Jason Colavito who participated in the recent attack on Graham and his latest book, Before America:
has spotted me, taken aim and fired!
The opening lines of this hit piece are dedicated to one of his favourite topics, Ancient Aliens, unrelated to the title of the article. But then and only then, it’s my turn, sandwiched between Ancient Aliens and some obscure comparison to the Twilight Zone.
Jason’s title strongly implies that I - and not the Sumerian symbols themselves - am the holder of secrets, an indication of my swollen ego and obvious folly. He deems my language ‘grandiose’ but gives no example. Writes that I am ‘not completely wrong’, presumably in my assessment of THE INSTRUCTIONS OF SHURUPPAK but no explanation there either. What part was wrong? I have never claimed to be alone in noticing the obvious mistake in the original translation. Yes, a fundamental mistake. Does he have a problem with that? He doesn’t say. I used the fact to demonstrate that it needed re-translating. Neither have I ever claimed to have discovered a secret language, only that I used an innovative method to re-translate the existing language.
I have no doubt that Jason hasn’t felt the need to read, much less to study THE STORY OF SUKURRU, my re-translation, which he dismisses as ‘a hypothetical reconstruction’. Neither does he feel the need to explain why he sees it that way or even what he means by that. A 280-line text comprising approximately 3,000 symbols, leaning on conventional source symbol meanings, resulting in a strikingly different and largely coherent storyline – I would need to be a genius if that result relied on thin/hot air as implied. As the translation (I insist on the word) took me over two years to do and the explanatory book another year, this nebulously worded dismissal with a wave of Jason’s regal hand is a tad annoying. But I’m in good company so hey ho! I also fully understand that I am once again nothing more than the bullet being used to fire at Graham Hancock. (see my response to an archaeologist at Gobekli Tepe: [grahamhancock.com]) so no worries concerning my perception of my own importance.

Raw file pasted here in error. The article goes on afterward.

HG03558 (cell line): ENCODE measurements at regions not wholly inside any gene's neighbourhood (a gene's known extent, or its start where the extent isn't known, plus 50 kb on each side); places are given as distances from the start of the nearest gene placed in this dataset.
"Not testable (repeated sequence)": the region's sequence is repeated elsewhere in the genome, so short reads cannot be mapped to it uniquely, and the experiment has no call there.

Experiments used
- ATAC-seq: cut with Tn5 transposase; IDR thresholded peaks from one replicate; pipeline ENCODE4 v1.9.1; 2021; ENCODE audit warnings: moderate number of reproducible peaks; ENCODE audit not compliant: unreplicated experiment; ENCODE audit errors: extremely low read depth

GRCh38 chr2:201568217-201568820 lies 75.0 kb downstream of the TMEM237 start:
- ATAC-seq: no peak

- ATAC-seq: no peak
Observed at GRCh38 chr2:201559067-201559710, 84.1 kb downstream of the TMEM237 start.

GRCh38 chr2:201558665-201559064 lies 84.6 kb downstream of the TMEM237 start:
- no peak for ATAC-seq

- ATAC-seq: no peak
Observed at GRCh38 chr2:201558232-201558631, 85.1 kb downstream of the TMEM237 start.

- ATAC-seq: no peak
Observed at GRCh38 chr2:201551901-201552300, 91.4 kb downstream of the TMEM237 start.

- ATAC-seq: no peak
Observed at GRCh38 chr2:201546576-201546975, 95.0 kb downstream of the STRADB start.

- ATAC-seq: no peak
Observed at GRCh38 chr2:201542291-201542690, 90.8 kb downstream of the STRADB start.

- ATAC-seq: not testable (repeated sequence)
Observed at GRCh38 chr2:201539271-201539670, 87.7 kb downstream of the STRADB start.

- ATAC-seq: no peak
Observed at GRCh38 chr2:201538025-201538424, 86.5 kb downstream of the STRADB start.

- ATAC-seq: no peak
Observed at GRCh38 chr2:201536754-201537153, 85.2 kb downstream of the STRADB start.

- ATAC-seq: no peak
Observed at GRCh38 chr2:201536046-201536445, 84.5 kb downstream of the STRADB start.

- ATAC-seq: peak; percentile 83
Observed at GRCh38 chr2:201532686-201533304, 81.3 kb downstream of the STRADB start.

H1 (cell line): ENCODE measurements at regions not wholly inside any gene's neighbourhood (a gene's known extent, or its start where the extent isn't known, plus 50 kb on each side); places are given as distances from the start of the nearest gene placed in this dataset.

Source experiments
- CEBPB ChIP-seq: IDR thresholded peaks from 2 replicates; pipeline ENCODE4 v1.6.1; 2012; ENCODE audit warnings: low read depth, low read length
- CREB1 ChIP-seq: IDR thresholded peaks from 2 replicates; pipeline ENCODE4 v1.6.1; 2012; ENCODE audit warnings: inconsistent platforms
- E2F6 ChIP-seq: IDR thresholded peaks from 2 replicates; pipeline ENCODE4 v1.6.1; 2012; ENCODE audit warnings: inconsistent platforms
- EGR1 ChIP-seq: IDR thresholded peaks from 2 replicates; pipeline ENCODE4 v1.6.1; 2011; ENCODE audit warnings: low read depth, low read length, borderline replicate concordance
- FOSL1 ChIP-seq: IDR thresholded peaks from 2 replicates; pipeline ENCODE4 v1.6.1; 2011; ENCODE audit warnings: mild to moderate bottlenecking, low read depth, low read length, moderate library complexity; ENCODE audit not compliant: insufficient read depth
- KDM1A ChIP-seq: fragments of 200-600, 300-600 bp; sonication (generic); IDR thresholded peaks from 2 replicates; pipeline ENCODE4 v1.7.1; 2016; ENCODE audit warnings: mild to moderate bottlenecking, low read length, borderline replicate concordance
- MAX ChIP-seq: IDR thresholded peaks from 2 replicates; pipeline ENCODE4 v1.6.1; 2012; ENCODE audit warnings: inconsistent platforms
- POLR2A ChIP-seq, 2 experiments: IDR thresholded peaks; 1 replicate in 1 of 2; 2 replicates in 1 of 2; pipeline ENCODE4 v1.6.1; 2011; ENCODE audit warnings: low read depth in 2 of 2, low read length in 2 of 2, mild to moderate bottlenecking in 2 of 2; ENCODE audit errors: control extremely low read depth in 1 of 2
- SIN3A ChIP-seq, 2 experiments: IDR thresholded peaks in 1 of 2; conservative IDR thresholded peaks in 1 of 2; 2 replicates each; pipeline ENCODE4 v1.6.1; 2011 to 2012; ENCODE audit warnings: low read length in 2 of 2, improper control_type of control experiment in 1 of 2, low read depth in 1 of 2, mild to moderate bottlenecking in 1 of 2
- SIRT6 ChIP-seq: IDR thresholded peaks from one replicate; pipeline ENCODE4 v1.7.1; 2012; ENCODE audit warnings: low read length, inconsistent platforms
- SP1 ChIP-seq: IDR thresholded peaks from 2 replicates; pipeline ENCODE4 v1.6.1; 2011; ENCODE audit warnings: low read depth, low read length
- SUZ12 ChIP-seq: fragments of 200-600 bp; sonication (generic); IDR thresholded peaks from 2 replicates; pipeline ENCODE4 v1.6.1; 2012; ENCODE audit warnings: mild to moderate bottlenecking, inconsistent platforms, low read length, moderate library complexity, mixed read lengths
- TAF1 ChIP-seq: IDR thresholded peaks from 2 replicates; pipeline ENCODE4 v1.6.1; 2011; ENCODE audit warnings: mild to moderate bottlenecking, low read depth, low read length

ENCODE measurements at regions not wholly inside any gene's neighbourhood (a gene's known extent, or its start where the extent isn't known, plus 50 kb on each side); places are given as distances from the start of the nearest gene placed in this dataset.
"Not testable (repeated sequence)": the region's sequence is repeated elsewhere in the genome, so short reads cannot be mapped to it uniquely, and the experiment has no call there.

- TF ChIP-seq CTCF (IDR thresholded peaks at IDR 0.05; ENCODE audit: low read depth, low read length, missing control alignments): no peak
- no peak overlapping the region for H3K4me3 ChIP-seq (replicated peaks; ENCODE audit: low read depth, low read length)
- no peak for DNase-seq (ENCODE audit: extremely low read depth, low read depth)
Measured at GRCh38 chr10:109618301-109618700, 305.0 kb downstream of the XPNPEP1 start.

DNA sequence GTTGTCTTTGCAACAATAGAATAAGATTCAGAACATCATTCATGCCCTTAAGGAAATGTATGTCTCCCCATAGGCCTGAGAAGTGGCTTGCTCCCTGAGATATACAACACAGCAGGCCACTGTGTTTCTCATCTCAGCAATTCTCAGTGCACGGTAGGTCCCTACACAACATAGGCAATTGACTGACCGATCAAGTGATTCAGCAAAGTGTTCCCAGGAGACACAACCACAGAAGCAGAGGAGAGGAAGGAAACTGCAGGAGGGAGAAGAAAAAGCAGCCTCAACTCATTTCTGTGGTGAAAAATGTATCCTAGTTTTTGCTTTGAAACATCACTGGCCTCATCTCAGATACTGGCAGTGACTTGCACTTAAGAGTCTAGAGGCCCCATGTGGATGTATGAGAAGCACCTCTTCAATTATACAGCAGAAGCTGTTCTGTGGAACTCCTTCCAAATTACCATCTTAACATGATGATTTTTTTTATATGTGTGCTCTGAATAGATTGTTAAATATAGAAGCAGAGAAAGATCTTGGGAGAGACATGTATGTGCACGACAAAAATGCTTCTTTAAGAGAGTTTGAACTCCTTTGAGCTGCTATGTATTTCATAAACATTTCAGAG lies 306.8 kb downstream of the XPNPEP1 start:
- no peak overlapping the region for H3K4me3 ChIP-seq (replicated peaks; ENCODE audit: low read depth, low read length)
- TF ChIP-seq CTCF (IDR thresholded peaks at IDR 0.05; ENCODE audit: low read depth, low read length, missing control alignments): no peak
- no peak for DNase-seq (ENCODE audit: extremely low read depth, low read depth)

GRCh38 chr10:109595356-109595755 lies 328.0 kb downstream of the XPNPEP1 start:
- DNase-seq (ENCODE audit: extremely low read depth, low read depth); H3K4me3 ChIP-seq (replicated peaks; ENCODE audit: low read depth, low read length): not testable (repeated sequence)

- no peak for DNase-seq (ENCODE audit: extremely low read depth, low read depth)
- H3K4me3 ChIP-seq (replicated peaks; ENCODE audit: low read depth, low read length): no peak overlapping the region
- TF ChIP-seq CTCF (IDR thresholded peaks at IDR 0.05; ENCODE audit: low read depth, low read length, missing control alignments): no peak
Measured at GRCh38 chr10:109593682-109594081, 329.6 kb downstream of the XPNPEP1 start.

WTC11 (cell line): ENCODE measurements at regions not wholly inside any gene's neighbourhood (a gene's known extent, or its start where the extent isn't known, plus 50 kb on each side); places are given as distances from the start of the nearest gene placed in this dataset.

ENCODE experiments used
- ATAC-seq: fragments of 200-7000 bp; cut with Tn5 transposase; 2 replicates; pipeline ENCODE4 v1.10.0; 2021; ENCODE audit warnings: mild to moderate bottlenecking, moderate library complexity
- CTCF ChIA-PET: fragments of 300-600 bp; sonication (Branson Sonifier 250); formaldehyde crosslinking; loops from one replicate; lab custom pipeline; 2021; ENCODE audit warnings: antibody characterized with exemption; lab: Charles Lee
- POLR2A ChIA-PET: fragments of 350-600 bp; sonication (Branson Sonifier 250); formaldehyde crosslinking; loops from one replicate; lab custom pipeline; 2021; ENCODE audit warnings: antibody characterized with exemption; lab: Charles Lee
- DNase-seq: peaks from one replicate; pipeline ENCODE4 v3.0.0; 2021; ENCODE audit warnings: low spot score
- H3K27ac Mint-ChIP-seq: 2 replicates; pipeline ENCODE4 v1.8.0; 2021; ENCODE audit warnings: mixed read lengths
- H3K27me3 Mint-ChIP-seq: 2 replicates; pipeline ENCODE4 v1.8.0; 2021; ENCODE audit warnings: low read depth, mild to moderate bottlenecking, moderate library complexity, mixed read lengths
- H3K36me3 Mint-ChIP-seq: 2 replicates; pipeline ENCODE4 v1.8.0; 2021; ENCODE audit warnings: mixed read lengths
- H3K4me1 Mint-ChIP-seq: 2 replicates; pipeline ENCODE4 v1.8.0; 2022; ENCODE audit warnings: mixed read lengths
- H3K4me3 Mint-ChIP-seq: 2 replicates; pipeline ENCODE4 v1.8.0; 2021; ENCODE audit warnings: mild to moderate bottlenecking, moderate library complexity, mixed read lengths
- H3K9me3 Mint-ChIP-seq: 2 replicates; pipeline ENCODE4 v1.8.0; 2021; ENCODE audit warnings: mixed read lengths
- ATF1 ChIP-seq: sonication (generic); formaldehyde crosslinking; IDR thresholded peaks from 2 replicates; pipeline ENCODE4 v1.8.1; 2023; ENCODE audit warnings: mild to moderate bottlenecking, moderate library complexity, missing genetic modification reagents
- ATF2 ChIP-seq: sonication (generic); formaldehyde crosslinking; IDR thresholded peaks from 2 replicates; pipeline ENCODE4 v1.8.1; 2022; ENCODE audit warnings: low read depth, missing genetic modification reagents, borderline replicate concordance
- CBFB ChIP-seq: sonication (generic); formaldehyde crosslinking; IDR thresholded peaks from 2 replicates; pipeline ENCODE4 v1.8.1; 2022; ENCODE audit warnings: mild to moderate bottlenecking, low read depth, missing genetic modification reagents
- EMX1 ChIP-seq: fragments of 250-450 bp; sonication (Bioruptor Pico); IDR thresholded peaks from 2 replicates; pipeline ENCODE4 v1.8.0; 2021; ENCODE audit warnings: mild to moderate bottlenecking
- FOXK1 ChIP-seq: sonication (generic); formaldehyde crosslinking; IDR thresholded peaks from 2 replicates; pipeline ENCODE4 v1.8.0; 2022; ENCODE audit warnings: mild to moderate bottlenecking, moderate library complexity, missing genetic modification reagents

The word ‘claim’ used in the title is repeated to hammer home the absence of proof. Note that he doesn’t claim for himself to have read anything other than the article. But it did inspire him to visit my website for further ammunition. He gets as far as the middle of the first proverb there to make the point that my etymological links are fanciful nonsense, declaring after a peremptory glance:
“She looks for out-of-context similarities of sound and declares a connection.”
Consider the irony of that comment. A quick breakdown of the first two symbols: ME is the phonetic value (given in Sumerian dictionaries compiled by academics) to a symbol with the equally well-sourced meanings of ‘sorcerer’, ‘magician’ ‘divine properties’ and even ‘to be'. ZU in Sumerian dictionaries is symbol of knowledge and accepted by Assyriologists as designating a specialist, a doctor. ME-ZU, ‘knowledge of magic’…’knowledge of being’….’ME-to know?’ Thanks to multiple other straightforward examples of etymological links between Sumerian, Greek and other languages that are laid out throughout my translations (and must necessarily be taken into consideration with regard to my folly), I take it one step further and find there the origin of ‘meso-‘, the first two syllables of Mesopotamia. See the rest of the proverb – which can also be termed a riddle – look at the symbols and read my notes there to fully understand why it became ‘between the two (rivers)’. Or don’t. It’s a free world.
Jason, who clearly has no time for riddles, jumps on my reference to Hermes Trismegistus with obvious glee, writing: